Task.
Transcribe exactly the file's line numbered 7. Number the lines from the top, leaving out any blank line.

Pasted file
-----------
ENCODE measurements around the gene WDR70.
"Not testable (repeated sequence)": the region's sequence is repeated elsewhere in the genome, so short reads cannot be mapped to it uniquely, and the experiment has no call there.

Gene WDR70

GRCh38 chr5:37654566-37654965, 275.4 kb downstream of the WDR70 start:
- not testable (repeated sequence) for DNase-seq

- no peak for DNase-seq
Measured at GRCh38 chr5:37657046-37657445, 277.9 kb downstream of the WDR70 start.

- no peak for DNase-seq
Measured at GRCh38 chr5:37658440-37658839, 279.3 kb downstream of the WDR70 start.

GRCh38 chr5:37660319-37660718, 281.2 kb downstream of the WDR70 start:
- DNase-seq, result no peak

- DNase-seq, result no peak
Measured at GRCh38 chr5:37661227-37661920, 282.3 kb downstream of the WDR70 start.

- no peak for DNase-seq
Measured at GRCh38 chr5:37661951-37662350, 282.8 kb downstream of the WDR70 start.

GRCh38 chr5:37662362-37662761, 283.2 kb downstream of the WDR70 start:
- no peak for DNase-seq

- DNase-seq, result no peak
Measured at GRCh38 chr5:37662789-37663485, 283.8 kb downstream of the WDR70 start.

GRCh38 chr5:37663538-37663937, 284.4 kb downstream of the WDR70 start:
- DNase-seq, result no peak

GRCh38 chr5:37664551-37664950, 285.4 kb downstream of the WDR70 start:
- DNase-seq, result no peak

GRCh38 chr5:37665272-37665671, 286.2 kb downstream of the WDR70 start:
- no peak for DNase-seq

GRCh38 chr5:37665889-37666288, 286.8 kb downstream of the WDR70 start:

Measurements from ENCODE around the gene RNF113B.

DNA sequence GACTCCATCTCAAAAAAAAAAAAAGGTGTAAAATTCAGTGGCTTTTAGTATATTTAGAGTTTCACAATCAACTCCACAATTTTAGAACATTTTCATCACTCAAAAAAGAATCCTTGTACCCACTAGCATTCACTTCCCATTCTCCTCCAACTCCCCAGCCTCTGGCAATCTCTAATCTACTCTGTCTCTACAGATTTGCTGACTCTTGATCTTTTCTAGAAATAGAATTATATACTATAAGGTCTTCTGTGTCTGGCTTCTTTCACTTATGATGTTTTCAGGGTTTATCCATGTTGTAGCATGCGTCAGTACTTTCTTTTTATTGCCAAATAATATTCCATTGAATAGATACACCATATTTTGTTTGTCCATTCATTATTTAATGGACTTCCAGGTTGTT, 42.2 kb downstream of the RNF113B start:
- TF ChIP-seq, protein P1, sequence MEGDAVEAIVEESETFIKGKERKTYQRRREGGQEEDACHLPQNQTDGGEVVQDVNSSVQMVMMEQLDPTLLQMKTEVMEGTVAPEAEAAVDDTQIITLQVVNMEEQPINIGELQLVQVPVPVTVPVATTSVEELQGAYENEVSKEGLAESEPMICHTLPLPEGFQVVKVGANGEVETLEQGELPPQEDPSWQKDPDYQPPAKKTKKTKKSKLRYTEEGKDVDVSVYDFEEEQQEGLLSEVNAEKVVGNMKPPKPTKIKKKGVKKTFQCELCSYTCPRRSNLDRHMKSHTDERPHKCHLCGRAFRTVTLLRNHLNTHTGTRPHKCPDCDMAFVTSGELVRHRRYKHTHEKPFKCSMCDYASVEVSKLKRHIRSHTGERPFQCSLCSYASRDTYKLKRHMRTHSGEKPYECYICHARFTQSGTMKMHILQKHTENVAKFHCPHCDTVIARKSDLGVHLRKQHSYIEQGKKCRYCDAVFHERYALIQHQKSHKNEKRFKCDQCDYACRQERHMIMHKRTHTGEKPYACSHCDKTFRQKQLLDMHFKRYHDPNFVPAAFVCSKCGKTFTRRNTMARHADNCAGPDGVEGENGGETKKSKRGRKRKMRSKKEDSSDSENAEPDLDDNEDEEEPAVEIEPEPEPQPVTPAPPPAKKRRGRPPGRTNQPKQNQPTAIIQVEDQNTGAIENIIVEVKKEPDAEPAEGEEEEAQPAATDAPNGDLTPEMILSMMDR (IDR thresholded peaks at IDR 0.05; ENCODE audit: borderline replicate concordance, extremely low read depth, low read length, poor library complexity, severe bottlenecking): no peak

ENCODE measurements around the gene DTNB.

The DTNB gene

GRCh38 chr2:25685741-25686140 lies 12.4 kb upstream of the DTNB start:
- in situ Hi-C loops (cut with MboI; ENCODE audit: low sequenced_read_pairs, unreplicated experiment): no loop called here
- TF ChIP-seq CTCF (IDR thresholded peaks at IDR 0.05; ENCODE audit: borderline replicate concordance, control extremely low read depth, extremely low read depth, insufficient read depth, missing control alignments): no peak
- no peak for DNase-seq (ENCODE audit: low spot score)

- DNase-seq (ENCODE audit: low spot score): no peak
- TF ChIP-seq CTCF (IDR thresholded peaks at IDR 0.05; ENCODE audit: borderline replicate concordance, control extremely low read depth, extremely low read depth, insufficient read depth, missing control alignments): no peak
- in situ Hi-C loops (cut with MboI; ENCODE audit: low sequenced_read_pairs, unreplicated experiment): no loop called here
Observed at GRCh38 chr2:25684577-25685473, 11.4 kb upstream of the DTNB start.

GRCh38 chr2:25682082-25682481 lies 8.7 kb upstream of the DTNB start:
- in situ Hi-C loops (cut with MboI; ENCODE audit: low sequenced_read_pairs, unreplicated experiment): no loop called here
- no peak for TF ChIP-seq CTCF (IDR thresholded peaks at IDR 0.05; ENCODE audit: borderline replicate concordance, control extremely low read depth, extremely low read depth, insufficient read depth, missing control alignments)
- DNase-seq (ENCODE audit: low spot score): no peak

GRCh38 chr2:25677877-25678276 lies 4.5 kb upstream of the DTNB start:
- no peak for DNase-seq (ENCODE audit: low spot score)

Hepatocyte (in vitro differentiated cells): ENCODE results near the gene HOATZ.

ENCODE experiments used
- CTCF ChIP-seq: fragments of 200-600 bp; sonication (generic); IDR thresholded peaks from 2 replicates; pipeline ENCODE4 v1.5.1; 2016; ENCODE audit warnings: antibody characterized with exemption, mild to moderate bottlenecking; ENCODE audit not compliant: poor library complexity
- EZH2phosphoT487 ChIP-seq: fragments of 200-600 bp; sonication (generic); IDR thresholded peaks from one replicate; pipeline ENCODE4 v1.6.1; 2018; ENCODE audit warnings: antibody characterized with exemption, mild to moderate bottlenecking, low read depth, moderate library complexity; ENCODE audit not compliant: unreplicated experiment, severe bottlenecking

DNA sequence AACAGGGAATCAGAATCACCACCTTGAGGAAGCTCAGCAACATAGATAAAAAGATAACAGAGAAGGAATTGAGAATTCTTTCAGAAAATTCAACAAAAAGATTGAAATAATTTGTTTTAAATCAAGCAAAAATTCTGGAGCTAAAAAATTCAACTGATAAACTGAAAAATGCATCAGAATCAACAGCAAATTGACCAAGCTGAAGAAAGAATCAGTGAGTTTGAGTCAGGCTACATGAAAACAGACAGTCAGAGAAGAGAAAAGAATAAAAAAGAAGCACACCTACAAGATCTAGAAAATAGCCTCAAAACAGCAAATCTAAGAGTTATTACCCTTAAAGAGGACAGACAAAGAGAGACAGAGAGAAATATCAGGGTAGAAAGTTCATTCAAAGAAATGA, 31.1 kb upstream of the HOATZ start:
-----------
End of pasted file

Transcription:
Measured at GRCh38 chr5:37657046-37657445, 277.9 kb downstream of the WDR70 start.